College of the Desert works to correct FTES mistake
Previously, The Chaparral reported a financial mistake that could cost College of the Desert up to $1.8 million was under investigation by COD administration. This article is a follow-up to that report.
by Andrew Morales
Recently, a discrepancy in the number of Full Time Equivalent Students (FTES) reported to the state was uncovered. This error means College of the Desert had been receiving too much money from the state since 2003.
The discrepancy was caused by using Catalog hours instead of Contact hours over a period of eight years. Catalog hours are hours a class is regularly scheduled to meet during a semester. These hours are printed on the COD Catalog. Contact hours are hours a class actually meets during a semester.
The Chaparral has learned that this mistake was pointed out to COD last semester through a notification from the California Community College Chancellor’s Office (CCCCO) to President Jerry Patton.
“In March, I was notified that we needed to recalculate our FTES numbers.” said Patton.
Over the following four months, COD has worked hard trying to figure out what went wrong. The CCCCO recommended that a third party come in to help recalculate the FTES numbers.
Robin Cotton, COD public relations technician, directed attention to a proposal written by the auditing firm chosen by COD to fix this error. The proposal came from Heidi White in the Rancho Cucamonga office of Vavrinek, Trine, Day & Co., LLP. It was written on Oct. 1 and forwarded to Patton. The proposal outlined what their company would do to recalculate the FTES figure and confirmed they were ready to help. The total cost for their services will be $33,500. Patton approved and signed their their proposal on Oct. 6. White’s proposal was then approved by the CCCCO Board at their meeting on Oct. 21.
Heidi White explained that “Our company does auditing work for other colleges all the time, but we’ve never done anything like this. We just got all the information [from COD] and we expect to finish within the next two to three weeks,” White said.
Patton confirmed this, saying White was planning on finishing their audit by the end of November. He also explained that instead of a possible eight years of FTES recalculation, there were only three years in question. These years were 2004-05, 2005-06, and 2006-07. For these years, the average cost to pay back the FTES could be as much as $600,000 per year. It sounds simple, but the reality is much more complex.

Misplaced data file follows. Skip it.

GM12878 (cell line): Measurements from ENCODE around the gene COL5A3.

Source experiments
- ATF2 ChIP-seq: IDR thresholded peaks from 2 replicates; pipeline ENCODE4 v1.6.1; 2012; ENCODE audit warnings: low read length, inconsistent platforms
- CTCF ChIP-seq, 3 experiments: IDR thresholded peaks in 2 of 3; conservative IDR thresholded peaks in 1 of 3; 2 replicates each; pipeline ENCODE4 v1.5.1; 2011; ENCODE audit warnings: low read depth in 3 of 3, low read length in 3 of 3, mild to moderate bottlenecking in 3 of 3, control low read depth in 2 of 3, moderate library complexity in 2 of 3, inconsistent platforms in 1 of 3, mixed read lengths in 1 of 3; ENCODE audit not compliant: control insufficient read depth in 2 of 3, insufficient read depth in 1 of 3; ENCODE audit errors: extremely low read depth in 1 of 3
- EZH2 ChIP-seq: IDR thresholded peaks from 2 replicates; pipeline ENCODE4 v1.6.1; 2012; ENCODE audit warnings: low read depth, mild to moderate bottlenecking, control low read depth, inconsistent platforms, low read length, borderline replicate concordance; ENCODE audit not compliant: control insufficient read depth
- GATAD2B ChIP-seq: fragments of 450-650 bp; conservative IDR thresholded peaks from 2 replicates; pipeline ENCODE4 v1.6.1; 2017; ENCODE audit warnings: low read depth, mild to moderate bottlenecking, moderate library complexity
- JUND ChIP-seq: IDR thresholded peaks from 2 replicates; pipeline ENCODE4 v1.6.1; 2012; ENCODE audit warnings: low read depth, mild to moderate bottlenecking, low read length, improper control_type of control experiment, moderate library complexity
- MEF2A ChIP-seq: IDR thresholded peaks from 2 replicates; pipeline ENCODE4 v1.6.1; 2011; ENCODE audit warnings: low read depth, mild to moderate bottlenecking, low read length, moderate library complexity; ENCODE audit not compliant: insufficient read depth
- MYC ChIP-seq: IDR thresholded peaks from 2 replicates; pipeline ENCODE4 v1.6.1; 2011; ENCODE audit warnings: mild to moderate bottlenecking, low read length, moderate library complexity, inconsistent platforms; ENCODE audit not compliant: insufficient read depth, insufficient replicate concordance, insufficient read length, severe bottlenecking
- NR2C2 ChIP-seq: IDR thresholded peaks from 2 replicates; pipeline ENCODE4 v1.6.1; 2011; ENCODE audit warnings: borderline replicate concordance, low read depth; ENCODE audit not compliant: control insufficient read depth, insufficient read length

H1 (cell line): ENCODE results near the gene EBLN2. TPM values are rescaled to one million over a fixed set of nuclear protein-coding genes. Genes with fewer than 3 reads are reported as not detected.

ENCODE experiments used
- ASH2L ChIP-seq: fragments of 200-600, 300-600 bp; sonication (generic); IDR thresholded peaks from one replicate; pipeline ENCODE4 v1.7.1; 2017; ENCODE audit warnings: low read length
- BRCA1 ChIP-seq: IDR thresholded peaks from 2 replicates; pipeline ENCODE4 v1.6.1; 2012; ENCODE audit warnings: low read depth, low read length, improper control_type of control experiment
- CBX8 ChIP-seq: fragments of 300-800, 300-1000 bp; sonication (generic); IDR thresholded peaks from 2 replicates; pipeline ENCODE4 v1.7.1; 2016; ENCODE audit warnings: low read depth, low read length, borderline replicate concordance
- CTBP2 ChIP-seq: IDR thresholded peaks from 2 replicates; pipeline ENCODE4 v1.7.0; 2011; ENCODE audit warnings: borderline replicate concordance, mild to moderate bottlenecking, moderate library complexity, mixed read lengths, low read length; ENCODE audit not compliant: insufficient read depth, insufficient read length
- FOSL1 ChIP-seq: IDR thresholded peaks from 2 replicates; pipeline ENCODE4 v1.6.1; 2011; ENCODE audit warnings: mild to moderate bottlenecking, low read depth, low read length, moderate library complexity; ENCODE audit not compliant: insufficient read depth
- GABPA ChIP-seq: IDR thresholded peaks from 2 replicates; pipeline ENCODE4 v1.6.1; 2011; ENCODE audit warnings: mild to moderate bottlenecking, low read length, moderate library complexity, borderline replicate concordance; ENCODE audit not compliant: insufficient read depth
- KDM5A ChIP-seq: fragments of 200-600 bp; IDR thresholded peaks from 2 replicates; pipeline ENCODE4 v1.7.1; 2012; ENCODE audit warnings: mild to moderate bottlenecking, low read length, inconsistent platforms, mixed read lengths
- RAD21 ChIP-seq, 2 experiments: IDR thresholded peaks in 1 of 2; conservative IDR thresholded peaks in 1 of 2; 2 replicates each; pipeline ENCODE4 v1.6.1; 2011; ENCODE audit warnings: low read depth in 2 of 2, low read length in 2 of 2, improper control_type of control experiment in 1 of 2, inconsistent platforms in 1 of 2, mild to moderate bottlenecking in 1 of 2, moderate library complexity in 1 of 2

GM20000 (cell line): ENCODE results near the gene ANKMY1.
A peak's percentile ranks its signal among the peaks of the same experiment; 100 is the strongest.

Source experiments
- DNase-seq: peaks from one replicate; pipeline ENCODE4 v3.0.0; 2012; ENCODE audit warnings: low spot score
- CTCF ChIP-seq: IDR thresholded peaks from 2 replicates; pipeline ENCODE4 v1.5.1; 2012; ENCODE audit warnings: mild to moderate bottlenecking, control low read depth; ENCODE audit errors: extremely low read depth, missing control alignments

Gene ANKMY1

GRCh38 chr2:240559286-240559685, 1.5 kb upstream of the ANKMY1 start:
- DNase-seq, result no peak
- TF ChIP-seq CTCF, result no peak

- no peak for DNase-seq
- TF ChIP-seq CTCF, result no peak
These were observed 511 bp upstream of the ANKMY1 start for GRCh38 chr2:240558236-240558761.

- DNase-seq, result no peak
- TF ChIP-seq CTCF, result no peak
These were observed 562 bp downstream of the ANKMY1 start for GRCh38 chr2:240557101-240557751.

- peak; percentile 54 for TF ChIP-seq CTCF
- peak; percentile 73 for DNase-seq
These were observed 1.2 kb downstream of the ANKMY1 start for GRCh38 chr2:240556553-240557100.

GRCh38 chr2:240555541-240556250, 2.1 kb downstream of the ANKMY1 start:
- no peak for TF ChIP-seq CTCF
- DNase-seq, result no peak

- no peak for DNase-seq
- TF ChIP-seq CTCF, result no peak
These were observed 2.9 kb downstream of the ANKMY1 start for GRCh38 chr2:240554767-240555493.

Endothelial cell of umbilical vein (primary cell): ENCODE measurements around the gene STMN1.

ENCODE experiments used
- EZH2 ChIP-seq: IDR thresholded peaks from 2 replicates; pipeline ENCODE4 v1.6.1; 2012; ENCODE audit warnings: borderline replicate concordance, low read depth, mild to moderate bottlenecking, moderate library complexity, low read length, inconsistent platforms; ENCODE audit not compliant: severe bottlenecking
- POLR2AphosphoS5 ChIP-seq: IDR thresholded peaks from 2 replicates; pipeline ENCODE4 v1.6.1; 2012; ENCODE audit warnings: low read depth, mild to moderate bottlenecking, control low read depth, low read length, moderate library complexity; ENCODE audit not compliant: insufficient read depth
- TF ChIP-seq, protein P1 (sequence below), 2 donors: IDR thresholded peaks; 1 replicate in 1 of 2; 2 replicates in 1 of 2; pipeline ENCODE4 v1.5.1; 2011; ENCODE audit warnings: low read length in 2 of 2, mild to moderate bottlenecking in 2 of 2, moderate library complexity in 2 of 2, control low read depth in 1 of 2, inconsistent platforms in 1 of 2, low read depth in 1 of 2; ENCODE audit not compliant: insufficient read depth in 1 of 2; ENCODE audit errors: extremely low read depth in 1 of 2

For FTES calculations, the fiscal date is set at July 1. Take July 1, 2011 for example. If a student had a class in March 2011 that lasted until May 2011, FTES would require that that class be counted for the 2010-11 school year. If the class went from August 2011 to December 2011, it would be counted under the 2011-12 school year. Both of these situations have no exceptions. The only exception is for summer classes that begin prior to July 1 and end after July 1.
According to Title V, the FTES numbers of that class could be pulled back to the previous year’s or pushed forward to the following year’s numbers. What COD plans to do is to pull and push classes to make the numbers add up equally to the FTES bases of that year.
COD could still need to pay as much as $1.8 million if things don’t add up, and Patton explained that the college would pay back the money using reserve funds over the next five years. If the payback is as little as $600,000, COD would be able to pay back the state over the next three years.
Results of Vavrinek, Trine, Day & Co.’s findings may be announced as soon as the Desert Community College District’s December 16th meeting.
At the CCCCO, Vice Chancellor Paul Fiest explained that what happened at COD was not an isolated incident. Several colleges in California using Datatel have also experienced this problem, “It’s not common for this to happen to colleges, but it has happened in the past,” he said.